If you were to look at the final and the basic stats, you would have though Fulham were played off the park by one of the best football clubs in the Premier League. Tottenham had Harry Kane score his first goal in August. They went on to have a 25-10 advantage in shots and their 2.88-1.42 expected goals advantage went hand-in-hand with the actual goal tally. And to put the cherry on top, Tottenham went on to have 59.6% possession of the ball compared to Fulham’s 40.4%. This was predictable considering the level of competition Slavisa Jokanovic’s team was going to be tasked to face as long as they are in this division. That still doesn’t excuse the fact that this level of dominance from the opposition was just staggering.
Clearly, Fulham were also struggling to handle Tottenham’s pressing game from the word go. Fulham might have had the edge in defensive actions 13-8 in the first half, but when you don’t have the ball, you expect dominance in that department. To go along with that, Tottenham had five of their eight defensive actions occur in the opposition half of the pitch. Fulham only had one! The ring leader on this forefront was January signing Lucas Moura who really looks accustomed to what is required by manager Mauricio Pochettino. We’ll talk about his attacking efforts later, but the attacking midfielder’s eight combined defensive actions (six tackles, two interceptions) was quite impressive on the day. By the time the halftime whistle blew, Spurs used their style of play to generate 129 passes that were completed in the attacking third of the pitch compared to Fulham’s 46.
The individual leader in that particular category was Kieran Trippier with 36 as he was burning every blade of grass on the right-hand side. His passing wasn’t the most crisp throughout the game, but his crosses were still lethal enough to create chaos along Fulham’s back line as two of Trippier’s passes lead to Moura’s goal and the missed gaping header also by Moura in the opening five minutes. On the other hand, Joe Bryan and Aboubakar Kamara were tied for the Fulham lead with nine completed attacking third passes in the first half. So even if Fulham were getting burned defensively out wide, it’s not like they weren’t able to fight fire with fire either.
By the time the second half came about, Fulham came out with a much more efficient attack. From the whistle to the 64th minute, the good guys genuinely had a 5-1 edge in shots and created enough parody in passing to make the game seem as even as it was. And by expected goals count, the ticker read that both teams had a 1.09-1.09 draw in that department. Fulham’s attack was efficient. Tottenham’s seemed to have lost a gear.
But just when Fulham were about to make last Saturday’s contest one of the greatest results in Jokanovic’s tenure, Pochettino decided to make the changes. Along with that, he did so while hitting Fulham supporters square in the heart. Spurs went on to deploy a 3-5-2 formation that was dabbled on last season instead of the 4-2-3-1 formation that has been used throughout almost all of Pochettino’s tenure. Mainly, this was to return the favor towards center back Toby Aldeweirald who is still with the club after losing his place in the starting XI this past campaign. If you were to start for World Cup semifinalists Belgium, you would have left for any club on the first offer too. Instead, Aldeweirald repaid the manager’s inclusion of him by doing yeoman’s work in defense and limiting Kamara’s ability in attack.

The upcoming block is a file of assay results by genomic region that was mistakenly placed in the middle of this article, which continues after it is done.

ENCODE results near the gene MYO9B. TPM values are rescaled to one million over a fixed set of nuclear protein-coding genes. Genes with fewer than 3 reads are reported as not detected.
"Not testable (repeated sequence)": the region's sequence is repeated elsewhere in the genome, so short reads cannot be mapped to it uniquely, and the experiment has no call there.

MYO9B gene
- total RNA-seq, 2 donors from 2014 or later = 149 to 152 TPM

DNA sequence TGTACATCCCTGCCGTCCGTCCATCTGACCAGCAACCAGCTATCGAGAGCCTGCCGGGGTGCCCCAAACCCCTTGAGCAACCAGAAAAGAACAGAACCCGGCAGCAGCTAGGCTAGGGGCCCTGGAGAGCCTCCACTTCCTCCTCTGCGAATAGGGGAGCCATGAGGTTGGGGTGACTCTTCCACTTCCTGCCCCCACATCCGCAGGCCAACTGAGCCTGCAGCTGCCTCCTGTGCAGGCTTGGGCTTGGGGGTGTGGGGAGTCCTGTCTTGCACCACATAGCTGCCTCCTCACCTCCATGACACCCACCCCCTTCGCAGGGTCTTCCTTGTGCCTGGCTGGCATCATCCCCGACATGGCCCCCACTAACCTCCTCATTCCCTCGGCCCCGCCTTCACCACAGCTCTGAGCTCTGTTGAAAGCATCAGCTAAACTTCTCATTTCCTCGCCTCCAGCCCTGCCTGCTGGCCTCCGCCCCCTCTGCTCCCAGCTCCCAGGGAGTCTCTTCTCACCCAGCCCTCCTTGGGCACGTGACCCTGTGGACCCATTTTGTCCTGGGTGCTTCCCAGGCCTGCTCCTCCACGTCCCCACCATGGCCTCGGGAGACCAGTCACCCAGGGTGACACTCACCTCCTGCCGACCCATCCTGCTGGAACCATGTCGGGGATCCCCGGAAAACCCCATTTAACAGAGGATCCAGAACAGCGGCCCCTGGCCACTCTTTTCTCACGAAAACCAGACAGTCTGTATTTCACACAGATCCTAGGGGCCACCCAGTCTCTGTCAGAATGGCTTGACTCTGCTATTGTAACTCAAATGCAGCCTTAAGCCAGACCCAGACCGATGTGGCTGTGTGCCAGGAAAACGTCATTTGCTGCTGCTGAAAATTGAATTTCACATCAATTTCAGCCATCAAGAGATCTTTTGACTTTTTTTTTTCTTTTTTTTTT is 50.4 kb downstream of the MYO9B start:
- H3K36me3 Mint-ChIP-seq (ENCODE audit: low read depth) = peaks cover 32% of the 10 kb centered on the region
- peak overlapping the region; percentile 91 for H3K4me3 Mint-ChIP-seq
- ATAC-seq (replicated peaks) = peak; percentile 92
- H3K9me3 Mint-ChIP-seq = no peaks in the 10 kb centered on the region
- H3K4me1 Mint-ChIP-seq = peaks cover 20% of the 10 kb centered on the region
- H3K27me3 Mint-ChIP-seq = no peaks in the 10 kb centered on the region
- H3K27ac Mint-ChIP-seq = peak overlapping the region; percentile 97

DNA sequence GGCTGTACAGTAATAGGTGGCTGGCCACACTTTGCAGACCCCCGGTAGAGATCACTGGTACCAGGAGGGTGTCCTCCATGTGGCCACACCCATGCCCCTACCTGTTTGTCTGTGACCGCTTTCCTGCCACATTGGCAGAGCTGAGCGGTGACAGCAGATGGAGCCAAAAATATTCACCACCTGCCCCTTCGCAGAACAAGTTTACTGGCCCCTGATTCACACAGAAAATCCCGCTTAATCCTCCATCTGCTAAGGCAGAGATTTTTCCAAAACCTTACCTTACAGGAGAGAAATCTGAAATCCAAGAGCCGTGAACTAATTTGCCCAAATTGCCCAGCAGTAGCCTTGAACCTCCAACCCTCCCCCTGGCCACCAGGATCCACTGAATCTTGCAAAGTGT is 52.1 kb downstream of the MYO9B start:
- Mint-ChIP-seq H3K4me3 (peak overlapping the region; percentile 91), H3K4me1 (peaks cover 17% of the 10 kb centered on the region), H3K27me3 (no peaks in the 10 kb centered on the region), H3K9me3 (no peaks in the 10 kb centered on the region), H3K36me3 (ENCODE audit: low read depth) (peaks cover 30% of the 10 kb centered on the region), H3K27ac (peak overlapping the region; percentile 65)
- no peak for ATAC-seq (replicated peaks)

However, Tottenham’s midfield seemed to worsen in the second half as Fulham were constantly getting passed their fullbacks while Dele Alli and Christian Eriksen were just not putting enough of a stamp on the game as they should have. That is where Pochettino decided to revert back to the 4-2-3-1 by replacing center back Davinson Sanchez with former Fulham man Moussa Dembele. With the latter’s inclusion, Spurs were able to push up Eriksen and Alli while forming a double pivot with Eric Dier to stifle the Tom Cairney-Jean-Michael Seri axis for Fulham.
In the beginning of the second half, Fulham had five of their nine total key passes occur. By the time Dembele set foot on the pitch, only one key pass was generated, and that was by Kamara. Along with that, Spurs brought back their attacking advantage with an 87-15 destruction in attacking third passes as well as having nine of their last ten defensive actions occur in the attacking half of the pitch. Add in the Erik Lamela substitution that resulted in him coming out like a whirling dervish (insert downhill run that led to the assist on the Harry Kane goal here), and a referee in latex gloves might as well have come in to call of the rest of this boxing match.
In short, Tottenham dictated the tempo throughout the entire first half, Fulham showed their quality in the next 16 minutes, but were beaten to a pulp throughout the rest of the match once the changes came in. You could argue plenty of this has to do with the lack of chemistry from a Fulham side that is still getting accustomed to have 12 new players on board. You could also argue that the fact that three of Fulham’s five goals against have now come after the 70th minute that there is a lack of match fitness to have them prepared for Premier League competition. I personally would think it’s the former for now, but if anything, this is an area that is becoming the first of a handful of concerns for Fulham.
But for now, it’s just a matter of shaking off the dirt and moving on to Sunday at the Cottage for a showdown against Burnley. More possession should be expected, but will the result be different too?
Update: As a result of Fulham playing Burnley on Sunday, Fulham’s Carabao Cup tie with Exeter City will be on Tuesday night.